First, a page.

A Terrible Kindness by Jo Browning Wroe

Jo Browning Wroe
A Terrible Kindness

I found this book a bit of a puzzle, mainly with what the overriding theme of it was. As the book went on, different themes appeared and I kept altering my view of what the book was about. Which in turn, made me admire the book and realise how cleverly it has been written. But it’s quite an unusual book that made me question things and how I might act in the same situation.

A Terrible Kindness by Jo Browning Wroe available on Amazon
 Kindle  Hardback
 Paperback  Audiobook

I found this book a bit of a puzzle, mainly with what the overriding theme of it was. As the book went on, different themes appeared and I kept altering my view of what the book was about. Which in turn, made me admire the book and realise how cleverly it has been written. But it’s quite an unusual book that made me question things and how I might act in the same situation.

At the beginning, I was really struggling to grasp exactly what the book was about. I originally presumed the main theme of the book was the Aberfan disaster, which was extremely beautifully and sensitively written. But as I’m reading it further, I’m beginning to think that was just a small part of the book, and just one part of William’s life. I am thinking that this is perhaps more of an observational book, as in we are observing William and his life and his relationships and decisions and how those decisions affect his relationships and which decisions he regrets. 

And I have mixed feelings about the Aberfan disaster being included in the book, as I say it was very sensitively and beautifully written and it prompted me to find out more about this terrible disaster, but at this point in the story it doesn’t seem to have had much consequence in directing the course of William’s life. Perhaps what he experienced there will prompt him, willingly or not, to begin to look back and analyse his life and he will then re-evaluate his decisions and relationships. But I am beginning to wonder if Aberfan has just been used to attract attention for the book, I wonder how many people would have picked it off the shelf without that storyline included. I wouldn’t like to think that but, as I say, it just doesn’t seem to fit into the rest of the book at the moment.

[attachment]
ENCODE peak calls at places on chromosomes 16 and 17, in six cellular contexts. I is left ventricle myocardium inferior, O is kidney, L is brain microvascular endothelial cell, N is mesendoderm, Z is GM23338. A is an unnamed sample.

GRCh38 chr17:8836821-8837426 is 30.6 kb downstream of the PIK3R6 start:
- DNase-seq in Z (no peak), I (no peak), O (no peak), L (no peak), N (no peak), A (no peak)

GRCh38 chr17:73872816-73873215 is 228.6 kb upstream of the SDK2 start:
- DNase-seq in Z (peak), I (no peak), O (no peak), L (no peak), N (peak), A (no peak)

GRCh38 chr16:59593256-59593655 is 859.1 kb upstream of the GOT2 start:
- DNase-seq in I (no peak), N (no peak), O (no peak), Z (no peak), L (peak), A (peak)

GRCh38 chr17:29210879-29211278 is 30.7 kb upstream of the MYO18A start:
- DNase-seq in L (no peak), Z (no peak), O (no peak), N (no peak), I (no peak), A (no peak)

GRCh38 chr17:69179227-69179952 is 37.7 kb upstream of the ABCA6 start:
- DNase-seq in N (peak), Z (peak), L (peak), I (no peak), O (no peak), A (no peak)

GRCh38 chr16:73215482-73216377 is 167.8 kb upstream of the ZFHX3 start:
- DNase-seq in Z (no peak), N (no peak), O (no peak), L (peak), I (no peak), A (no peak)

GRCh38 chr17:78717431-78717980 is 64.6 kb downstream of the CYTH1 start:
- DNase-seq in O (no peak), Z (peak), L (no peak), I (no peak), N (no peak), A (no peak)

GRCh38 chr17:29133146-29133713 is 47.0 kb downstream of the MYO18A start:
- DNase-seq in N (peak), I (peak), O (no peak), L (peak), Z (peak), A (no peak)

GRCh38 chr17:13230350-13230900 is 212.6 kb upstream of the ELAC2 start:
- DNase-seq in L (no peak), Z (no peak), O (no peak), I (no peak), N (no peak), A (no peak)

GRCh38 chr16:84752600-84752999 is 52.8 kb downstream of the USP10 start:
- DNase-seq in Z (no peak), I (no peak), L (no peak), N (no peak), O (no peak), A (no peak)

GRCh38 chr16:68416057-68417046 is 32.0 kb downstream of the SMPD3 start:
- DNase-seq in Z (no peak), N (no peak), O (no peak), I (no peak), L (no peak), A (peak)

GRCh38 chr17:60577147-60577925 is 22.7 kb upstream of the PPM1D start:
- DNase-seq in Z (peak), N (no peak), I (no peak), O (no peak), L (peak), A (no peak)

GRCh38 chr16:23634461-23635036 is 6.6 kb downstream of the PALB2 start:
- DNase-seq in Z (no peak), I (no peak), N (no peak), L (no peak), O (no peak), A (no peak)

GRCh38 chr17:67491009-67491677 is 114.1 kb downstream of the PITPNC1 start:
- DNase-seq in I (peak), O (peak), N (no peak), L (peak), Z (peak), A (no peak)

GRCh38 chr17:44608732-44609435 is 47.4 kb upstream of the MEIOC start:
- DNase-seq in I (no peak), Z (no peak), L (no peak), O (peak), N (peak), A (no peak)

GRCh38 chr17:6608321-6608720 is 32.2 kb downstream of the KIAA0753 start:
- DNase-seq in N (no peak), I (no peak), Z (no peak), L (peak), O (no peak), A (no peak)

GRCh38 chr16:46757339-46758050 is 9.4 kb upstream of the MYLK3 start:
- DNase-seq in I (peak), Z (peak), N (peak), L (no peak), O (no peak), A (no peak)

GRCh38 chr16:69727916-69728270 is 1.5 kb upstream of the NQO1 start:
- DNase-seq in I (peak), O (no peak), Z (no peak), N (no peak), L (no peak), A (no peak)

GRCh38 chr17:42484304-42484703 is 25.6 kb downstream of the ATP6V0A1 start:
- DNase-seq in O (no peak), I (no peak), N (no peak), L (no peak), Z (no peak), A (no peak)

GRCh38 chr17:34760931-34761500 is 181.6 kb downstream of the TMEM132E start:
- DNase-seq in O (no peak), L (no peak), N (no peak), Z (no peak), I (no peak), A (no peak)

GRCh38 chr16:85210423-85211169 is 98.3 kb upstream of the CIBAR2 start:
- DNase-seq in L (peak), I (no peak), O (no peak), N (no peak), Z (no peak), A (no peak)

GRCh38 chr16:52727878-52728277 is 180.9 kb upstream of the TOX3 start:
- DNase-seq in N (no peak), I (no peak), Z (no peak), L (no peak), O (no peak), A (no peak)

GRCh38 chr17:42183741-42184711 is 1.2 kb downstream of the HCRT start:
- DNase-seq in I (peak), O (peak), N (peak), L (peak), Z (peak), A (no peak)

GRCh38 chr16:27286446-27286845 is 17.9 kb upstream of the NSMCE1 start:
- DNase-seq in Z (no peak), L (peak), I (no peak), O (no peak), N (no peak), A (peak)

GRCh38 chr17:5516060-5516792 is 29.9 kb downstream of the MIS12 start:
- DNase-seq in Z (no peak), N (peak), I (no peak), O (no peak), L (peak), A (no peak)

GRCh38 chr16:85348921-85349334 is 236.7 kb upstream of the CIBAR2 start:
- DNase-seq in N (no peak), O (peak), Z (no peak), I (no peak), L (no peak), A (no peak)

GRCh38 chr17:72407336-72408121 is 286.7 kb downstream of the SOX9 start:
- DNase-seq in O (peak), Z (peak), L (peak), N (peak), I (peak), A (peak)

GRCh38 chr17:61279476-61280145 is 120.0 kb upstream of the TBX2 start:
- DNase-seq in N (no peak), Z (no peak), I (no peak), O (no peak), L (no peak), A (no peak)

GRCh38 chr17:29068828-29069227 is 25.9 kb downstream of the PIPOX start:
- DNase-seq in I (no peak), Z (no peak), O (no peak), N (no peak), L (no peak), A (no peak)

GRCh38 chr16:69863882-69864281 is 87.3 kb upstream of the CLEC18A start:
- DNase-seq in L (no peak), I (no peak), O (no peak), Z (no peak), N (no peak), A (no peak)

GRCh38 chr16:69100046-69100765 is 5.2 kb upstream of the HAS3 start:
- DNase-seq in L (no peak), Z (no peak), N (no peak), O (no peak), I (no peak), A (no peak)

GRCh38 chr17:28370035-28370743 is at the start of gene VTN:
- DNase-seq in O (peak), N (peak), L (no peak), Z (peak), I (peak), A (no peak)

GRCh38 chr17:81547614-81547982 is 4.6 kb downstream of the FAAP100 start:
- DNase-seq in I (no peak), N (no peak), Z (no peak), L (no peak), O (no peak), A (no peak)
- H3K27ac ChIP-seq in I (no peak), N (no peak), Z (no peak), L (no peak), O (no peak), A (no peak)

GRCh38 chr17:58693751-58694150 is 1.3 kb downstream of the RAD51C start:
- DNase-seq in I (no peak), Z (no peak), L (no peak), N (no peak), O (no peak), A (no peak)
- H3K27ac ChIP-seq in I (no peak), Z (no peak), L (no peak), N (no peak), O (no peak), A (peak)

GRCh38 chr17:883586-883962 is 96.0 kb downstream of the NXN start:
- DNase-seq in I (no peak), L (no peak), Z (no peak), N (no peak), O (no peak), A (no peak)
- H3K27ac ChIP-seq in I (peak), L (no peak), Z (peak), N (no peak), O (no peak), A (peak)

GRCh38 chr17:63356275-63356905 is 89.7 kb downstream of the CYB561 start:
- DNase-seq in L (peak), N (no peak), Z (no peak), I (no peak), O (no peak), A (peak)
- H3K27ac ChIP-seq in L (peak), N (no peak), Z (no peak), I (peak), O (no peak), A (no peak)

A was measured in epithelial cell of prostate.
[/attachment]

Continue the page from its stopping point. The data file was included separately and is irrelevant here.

I am finding all this looking back in William’s life a little clunkily done too, we just shoot back to his earlier life without warning, sometimes within a chapter about present time. At the start of the book, the year was stated in the chapter heading but as the book goes on these flashbacks/memories just seem to happen randomly within chapters. And this looking back doesn’t seem to be directed by William, he doesn’t say ‘that reminded me of…’, etc. Perhaps this is meant to signify how William is assailed by memories, with them coming at him thick and fast when he’s not sought them and doesn’t wish to remember them, in which case it is a clever device to do it this way so we can appreciate William’s jolting feelings about having these memories suddenly appear. But I am finding it a little disorientating to read and I have to keep breaking off to go back earlier in the book and re-read bits, but as I say perhaps this disorientation is designed to show us how William feels disorientated, which is then very clever. At this point in the book though, there aren’t many descriptions of how William feels, either about things that happen in the present or about his memories, we just get his reaction to events, or even sometimes just the events are detailed with no hint of how he reacted or felt. I’m struggling to get to know William really, and I can’t decide if I like or dislike him as I don’t feel I’m being given enough insight into his feelings and personality.